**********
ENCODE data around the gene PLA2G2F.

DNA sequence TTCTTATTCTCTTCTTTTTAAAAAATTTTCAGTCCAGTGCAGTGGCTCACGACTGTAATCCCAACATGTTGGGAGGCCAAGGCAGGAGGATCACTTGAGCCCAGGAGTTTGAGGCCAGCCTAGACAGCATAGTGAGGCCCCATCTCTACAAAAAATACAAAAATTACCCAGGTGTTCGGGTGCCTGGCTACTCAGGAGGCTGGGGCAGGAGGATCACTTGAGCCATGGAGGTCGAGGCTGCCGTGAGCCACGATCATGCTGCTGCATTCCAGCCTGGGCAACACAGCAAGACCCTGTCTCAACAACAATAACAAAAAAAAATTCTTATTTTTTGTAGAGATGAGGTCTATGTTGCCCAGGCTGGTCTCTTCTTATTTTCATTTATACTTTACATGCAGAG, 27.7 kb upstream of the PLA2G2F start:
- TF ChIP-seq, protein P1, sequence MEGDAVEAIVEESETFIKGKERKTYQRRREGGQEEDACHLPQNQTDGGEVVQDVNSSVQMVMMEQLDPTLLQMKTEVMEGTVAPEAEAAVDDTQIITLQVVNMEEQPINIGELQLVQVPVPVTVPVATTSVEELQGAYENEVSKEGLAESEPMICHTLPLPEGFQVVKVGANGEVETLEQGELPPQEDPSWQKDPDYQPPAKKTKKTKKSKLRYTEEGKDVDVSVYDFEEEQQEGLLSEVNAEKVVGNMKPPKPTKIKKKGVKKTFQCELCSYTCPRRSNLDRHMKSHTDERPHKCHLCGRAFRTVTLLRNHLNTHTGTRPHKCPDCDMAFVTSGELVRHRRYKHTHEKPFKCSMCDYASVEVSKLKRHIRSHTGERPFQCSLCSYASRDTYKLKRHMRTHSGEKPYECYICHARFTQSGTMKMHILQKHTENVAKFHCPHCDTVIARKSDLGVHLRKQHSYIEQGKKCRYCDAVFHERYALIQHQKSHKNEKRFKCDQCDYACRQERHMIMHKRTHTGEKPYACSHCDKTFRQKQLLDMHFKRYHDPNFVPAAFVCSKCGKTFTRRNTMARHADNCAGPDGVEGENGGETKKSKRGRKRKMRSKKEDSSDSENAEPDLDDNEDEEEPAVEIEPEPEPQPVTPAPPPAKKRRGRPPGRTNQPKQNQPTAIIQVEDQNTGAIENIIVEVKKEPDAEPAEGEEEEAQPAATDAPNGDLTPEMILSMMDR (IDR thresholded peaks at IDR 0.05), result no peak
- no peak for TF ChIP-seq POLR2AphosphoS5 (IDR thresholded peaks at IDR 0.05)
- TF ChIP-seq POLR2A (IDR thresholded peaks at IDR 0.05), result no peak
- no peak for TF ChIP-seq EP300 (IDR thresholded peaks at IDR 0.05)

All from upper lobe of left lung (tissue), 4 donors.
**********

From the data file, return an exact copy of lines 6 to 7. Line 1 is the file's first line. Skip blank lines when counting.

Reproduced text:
- no peak for TF ChIP-seq EP300 (IDR thresholded peaks at IDR 0.05)

All from upper lobe of left lung (tissue), 4 donors.